A century on and Sean O’Casey’s The Plough and The Stars has never been more prescient, writes Mick McDonagh
It is now 2016 a hundred years since the dramatic events of the Easter Rising, that provided the backdrop to Sean O’Casey’s seminal play. This powerful production directed by Jeremy Herrin and Howard Davies is appropriately being staged by the National Theatre as part of the commemorations of the historic events that changed Irish History 100 years ago, staying faithful to the core socialist values and humanity of the original challenging text and bringing with it a relevance to the suffering of contemporary conflicts.
When all the commendable commemorations were being staged at Easter this year, led by President Michael Higgins, it was refreshing to note how far Irish history and culture had moved on to include recognition for all those caught up in those events, now recognising those innocents men and women and children from inner city Dublin who died, caught up in the action and also the 200,000 Irish men fighting in the British Army in the trenches of the Somme after Redmond’s call.
This was a far cry from the macho mythologised tone of the 1966 commemorations when nobody dared criticise the heroes of 1916. Indeed now the views of what might be called ‘revisionist’ historians and others like John Bruton, who have questioned the necessity of the Easter Rising, are widely embraced but still provoke passionate discussion.
This is a 100 years on so one can only imagine how courageous Sean O’Casey was when he wrote this provocative play as perhaps the country’s first ‘revisionist’ historian, when he subtly mocked the romantic notions and ‘blood sacrifice’ pure nationalism of Patrick Pearse.
He achieved this by setting his drama in the squalid depths of a tenement with almost an entire cast of ordinary working class people caught up in abject poverty. Is it any wonder that there was an organised ‘riot ‘ on the fourth night of the original 1926 Abbey Theatre production only 10 years after the Rising, when emotions were still raw.
This prompted WB Yeats to roar his contempt for the audience “You have disgraced yourself again. Is this to be an ever recurring celebration of the arrival of Irish genius?”
The genius of Sean O’Casey had arrived, supported by an enlightened Lady Gregory, who helped him stage his trilogy of historic classic plays. After the reception of this play, to Ireland’s shame, the genius of O’Casey upped and left and he spent the rest of his life in England as an exile. The kernel of O’Casey’s genius was his profound socialist views that had caused him to be part of Connolly’s Citizen Army but later to fall out with them, as they seemed to become more nationalistic and less egalitarian.
He did not participate in the rising with his colleagues and was critical of Pearce and others. Unusually for the time O’Casey developed his drama based, not on masculine Romantic heroes or Military leaders but on the poor and underprivileged, reflecting the conflicts and the companionship of living crammed into those squalid overcrowded tenements the worst in Europe, when their world came crashing down on them as the British Gunboat (well fishing protection boat) the Helga battered the guts out of the GPO and the main street in Dublin, so close to their shattered homes.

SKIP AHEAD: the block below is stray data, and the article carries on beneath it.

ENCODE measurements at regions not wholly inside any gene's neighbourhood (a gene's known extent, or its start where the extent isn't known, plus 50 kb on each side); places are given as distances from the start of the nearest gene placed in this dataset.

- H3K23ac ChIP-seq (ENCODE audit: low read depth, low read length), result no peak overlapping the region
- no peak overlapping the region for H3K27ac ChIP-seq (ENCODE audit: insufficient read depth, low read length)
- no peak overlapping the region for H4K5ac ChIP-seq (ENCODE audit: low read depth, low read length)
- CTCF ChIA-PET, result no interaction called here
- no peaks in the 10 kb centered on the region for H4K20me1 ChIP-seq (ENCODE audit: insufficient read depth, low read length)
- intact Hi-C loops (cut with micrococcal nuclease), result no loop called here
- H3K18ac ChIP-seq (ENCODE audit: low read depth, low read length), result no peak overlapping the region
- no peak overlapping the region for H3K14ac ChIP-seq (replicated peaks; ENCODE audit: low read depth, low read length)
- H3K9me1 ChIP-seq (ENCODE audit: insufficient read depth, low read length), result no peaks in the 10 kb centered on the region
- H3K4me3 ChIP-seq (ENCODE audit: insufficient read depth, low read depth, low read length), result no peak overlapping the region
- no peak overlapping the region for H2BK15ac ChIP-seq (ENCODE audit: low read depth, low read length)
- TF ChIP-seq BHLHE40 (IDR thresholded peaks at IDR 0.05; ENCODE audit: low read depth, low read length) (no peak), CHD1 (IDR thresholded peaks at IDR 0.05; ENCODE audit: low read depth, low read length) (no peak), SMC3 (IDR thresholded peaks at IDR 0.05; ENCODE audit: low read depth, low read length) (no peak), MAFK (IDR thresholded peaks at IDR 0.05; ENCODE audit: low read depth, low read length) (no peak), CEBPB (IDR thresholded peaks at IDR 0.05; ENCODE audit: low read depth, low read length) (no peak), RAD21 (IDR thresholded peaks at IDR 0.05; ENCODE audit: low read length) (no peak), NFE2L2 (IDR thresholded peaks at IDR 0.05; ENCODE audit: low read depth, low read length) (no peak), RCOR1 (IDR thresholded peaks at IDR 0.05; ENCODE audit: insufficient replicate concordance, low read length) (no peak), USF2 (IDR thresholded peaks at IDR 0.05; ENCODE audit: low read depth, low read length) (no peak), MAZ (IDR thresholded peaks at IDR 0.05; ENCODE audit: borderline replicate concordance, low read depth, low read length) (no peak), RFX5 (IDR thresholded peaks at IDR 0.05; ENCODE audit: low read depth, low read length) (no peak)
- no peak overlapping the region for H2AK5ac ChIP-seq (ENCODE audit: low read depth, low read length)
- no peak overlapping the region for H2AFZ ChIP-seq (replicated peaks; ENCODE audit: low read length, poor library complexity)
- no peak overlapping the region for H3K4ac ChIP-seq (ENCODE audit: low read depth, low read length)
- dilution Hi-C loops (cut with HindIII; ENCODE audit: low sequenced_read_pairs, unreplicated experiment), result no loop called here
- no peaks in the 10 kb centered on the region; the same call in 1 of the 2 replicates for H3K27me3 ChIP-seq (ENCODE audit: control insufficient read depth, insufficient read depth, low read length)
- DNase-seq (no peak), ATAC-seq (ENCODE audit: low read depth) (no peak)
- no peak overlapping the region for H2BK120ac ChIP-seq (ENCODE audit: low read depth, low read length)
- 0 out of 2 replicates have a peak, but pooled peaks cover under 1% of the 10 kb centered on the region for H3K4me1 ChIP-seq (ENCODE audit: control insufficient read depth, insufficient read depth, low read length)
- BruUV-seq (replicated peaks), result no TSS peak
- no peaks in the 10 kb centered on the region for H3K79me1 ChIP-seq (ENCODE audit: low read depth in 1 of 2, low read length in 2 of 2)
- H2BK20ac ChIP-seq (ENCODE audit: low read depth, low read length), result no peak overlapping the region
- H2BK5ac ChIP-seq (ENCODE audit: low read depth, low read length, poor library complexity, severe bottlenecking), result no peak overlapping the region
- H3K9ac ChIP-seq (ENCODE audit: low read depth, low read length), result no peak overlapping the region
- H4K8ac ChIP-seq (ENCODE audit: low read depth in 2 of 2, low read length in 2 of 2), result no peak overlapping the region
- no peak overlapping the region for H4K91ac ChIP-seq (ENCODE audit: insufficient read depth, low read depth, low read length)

Sitting in the comfort of the Lyttelton Theatre it is hard to imagine just how awful that poverty was but apart from denying us the unwashed smell, designer Viki Mortimer used the full revolving stage resources available to her to create an impressive evocation of life in a crumbling crowed Georgian once grand house. By the dramatic turns of the stage she placed the play in the context of the street’s proximity to the fighting and looting or by taking us to the interior of a typical Dublin inner city pub.
Perhaps a little over blown but it worked really well to stage this production as an example of the National Theatre at its best.
This was a true quality ensemble production reflecting the emotions, tragic vulnerabilities and humour of these unfortunate people, played with superb acting from all involved so maybe it is unfair to single out anybody for particular mention.
However, as most of the drama is focused on the emotions and sad decline of Nora Clitheroe, Judith Roddy gives us a deeply moving nuanced performance of a woman who wants her husband to choose her over his notions of a dreamers cause of Irish Nationalism.
Bessie, the ‘auld orange bitch’ from upstairs with a son in the British Army, is played, by Justine Mitchel who, grappling with the clever garrulous O’Casey dialogue, swings from brutal aggression and British patriotism to moving sensitivity to her neighbour. That finally is her undoing.
Fion Walton (Jack), Lloyd Hutchinson (Peter), Tom Vaugan- Lawlor (Covey) and Stephen Kennedy (Fluther) are all excellent in portraying with humour the contradictions of their absurd bravado and posturing but ultimately their total fear with an understandable desire to survive the carnage and have no part dying for Ireland as part of a blood sacrifice.
This excellent production holds the attention from beginning to end, especially at the denouement, with the shocking Shakespearian dispatch of Bessie and the genius of the closing moments with the British Squaddies singing, in this year of the anniversary of the battle of the Somme, a timely unaccompanied version of “Keep the home fires burning”.
This was the genius of O’Casey’s playwriting skills at his peak and this production is one of the best I have ever seen at the National.
All should be proud to have done justice to his important play in this special year, which could have relevance now in Aleppo or Damascus as well as Dublin. Not to be missed.
Sean O’Casey’s The Plough and The Stars at the Lyttelton Theatre, NT South Bank until 22 October.